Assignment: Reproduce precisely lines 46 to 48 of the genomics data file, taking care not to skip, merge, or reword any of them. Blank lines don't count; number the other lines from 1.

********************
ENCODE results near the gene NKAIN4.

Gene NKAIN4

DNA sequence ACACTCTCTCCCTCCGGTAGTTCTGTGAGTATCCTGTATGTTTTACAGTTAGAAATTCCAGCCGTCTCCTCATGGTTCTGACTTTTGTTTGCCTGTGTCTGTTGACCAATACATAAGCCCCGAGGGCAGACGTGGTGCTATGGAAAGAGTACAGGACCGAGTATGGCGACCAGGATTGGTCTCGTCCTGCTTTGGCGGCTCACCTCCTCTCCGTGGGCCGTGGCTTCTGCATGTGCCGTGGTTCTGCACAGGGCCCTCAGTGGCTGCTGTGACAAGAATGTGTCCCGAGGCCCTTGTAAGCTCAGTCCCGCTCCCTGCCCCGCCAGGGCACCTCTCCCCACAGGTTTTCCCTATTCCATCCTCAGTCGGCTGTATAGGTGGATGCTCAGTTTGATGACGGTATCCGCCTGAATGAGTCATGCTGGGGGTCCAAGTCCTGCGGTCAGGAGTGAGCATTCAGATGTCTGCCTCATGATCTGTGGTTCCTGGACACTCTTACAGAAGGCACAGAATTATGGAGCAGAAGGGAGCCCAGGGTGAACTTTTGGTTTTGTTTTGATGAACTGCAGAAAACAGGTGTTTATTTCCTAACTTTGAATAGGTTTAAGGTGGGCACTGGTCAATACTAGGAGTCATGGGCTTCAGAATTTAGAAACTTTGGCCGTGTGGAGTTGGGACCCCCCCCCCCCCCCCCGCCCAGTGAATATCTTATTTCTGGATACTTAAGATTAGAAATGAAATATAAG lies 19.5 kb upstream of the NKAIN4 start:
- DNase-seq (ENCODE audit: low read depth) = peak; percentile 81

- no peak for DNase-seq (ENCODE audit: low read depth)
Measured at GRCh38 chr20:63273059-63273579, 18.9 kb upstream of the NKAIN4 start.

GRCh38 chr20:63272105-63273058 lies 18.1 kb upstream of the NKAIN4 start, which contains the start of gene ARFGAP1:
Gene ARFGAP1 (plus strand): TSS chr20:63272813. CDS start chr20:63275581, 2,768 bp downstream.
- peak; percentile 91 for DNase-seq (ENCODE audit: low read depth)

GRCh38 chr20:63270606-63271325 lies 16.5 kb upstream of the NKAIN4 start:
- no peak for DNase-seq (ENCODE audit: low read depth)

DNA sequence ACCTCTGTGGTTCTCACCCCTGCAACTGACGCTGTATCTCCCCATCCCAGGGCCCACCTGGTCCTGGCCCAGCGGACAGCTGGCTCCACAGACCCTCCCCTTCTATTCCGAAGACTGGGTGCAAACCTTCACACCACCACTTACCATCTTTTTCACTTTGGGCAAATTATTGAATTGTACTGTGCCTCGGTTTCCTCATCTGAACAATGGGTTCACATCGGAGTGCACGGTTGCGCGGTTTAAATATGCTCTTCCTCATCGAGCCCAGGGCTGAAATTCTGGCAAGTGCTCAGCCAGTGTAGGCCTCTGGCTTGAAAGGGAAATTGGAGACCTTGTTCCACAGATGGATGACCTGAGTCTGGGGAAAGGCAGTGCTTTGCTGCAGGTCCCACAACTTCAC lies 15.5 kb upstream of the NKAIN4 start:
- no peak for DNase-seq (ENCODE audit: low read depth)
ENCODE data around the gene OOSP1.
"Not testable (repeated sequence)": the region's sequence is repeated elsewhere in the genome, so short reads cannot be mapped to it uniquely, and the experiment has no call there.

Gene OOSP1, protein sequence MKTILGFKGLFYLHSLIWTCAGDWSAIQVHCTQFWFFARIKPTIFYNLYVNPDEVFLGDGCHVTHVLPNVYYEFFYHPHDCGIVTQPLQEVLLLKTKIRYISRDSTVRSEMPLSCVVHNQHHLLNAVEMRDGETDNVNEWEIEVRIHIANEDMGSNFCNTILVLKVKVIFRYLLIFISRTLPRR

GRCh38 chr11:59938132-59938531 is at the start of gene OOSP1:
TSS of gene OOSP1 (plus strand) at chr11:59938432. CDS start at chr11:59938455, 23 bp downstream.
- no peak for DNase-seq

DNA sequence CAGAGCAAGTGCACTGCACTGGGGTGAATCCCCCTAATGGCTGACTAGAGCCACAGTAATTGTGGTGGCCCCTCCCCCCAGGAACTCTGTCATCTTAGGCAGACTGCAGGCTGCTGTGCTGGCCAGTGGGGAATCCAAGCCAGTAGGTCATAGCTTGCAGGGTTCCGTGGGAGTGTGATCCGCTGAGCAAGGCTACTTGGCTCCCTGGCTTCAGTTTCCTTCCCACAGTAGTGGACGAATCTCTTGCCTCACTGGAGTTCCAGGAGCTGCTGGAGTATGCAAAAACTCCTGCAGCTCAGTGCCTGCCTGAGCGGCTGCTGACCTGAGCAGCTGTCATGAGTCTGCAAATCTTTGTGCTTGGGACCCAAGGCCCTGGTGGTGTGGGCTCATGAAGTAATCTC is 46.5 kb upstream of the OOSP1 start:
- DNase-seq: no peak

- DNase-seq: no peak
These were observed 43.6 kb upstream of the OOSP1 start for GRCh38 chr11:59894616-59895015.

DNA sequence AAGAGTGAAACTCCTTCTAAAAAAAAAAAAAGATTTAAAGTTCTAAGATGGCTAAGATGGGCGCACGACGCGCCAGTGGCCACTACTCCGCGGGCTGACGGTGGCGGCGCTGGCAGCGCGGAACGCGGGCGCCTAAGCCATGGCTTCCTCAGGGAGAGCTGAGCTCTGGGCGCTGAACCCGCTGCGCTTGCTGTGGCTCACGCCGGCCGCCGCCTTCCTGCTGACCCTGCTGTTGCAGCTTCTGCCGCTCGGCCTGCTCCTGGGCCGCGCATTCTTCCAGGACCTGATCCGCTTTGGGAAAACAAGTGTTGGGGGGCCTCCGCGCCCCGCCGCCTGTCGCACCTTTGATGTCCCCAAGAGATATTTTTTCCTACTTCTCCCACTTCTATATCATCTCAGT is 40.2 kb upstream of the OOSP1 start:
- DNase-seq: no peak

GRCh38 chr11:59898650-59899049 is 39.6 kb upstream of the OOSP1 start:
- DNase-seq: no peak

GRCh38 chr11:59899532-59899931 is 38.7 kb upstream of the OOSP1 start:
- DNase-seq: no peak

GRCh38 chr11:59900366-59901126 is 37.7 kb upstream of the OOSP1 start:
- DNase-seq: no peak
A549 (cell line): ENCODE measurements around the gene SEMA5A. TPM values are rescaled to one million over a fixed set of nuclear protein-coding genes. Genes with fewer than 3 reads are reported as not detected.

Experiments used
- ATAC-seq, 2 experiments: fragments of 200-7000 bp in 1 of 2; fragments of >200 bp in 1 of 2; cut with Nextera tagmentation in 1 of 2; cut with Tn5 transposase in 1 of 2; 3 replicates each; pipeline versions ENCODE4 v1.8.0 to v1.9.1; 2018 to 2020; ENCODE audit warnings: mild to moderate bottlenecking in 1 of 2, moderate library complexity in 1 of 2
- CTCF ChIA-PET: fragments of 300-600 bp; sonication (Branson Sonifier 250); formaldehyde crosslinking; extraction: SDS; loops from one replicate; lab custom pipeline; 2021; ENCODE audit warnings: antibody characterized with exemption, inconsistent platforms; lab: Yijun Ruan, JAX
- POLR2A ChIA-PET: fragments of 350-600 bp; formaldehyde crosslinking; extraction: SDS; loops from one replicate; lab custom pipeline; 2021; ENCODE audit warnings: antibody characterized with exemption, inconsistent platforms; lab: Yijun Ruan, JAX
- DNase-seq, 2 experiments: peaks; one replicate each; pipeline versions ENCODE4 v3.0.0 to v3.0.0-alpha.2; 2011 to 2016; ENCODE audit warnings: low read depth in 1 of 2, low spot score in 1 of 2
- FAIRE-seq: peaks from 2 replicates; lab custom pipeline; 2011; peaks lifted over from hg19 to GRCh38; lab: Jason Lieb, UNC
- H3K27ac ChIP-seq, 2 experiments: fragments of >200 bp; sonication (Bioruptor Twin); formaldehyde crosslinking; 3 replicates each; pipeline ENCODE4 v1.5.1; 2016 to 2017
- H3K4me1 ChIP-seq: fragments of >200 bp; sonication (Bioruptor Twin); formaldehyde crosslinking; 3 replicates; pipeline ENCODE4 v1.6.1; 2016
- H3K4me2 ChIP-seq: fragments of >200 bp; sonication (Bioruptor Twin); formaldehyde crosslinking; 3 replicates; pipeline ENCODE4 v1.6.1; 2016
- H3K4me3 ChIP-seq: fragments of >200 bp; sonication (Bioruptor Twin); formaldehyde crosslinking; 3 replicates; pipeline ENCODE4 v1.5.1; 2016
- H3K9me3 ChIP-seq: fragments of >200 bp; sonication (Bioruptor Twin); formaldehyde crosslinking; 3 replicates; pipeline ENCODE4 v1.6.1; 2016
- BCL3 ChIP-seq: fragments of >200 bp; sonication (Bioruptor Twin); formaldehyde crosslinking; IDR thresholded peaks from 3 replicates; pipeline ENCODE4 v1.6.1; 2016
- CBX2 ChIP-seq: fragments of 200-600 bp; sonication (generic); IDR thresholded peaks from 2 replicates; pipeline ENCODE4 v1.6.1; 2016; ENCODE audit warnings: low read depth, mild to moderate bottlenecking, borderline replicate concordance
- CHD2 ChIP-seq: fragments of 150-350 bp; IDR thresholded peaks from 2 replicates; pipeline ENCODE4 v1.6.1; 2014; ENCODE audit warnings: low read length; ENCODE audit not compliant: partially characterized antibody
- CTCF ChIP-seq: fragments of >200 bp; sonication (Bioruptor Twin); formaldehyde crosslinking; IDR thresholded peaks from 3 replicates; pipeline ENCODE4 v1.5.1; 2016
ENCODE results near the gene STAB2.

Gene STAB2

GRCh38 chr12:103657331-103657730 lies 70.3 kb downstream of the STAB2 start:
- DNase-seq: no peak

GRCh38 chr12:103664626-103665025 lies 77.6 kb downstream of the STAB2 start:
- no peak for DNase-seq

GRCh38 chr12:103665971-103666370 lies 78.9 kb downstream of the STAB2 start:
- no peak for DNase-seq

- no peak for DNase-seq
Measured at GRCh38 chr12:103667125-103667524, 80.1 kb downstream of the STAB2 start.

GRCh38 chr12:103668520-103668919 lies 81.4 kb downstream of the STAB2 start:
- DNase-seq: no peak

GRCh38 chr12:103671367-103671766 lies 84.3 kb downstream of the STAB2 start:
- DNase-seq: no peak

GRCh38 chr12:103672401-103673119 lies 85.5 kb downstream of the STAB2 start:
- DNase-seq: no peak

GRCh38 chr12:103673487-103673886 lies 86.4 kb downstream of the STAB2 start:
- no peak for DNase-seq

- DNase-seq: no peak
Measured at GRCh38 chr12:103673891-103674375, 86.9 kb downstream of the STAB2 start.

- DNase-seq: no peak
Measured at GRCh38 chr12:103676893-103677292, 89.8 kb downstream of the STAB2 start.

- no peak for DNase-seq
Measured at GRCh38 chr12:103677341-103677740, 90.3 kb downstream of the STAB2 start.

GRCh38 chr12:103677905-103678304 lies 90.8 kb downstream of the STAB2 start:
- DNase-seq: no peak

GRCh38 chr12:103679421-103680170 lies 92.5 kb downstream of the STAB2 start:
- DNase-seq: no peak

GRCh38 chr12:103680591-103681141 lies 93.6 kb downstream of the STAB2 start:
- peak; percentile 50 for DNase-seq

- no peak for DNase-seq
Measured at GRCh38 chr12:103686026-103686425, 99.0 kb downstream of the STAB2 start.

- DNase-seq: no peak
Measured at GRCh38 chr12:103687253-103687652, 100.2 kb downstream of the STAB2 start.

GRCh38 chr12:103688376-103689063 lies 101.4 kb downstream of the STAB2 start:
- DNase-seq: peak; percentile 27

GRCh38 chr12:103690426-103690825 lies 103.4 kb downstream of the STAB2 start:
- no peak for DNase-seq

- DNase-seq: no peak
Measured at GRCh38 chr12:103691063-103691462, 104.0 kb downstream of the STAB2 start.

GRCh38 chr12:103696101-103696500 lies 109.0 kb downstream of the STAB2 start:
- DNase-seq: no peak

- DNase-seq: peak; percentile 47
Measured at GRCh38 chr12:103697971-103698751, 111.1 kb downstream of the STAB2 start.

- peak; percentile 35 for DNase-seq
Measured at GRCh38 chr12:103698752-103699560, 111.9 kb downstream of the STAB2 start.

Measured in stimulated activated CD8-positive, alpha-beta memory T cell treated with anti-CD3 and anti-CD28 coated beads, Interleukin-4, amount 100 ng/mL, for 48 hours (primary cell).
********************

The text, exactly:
- CHD2 ChIP-seq: fragments of 150-350 bp; IDR thresholded peaks from 2 replicates; pipeline ENCODE4 v1.6.1; 2014; ENCODE audit warnings: low read length; ENCODE audit not compliant: partially characterized antibody
- CTCF ChIP-seq: fragments of >200 bp; sonication (Bioruptor Twin); formaldehyde crosslinking; IDR thresholded peaks from 3 replicates; pipeline ENCODE4 v1.5.1; 2016
ENCODE results near the gene STAB2.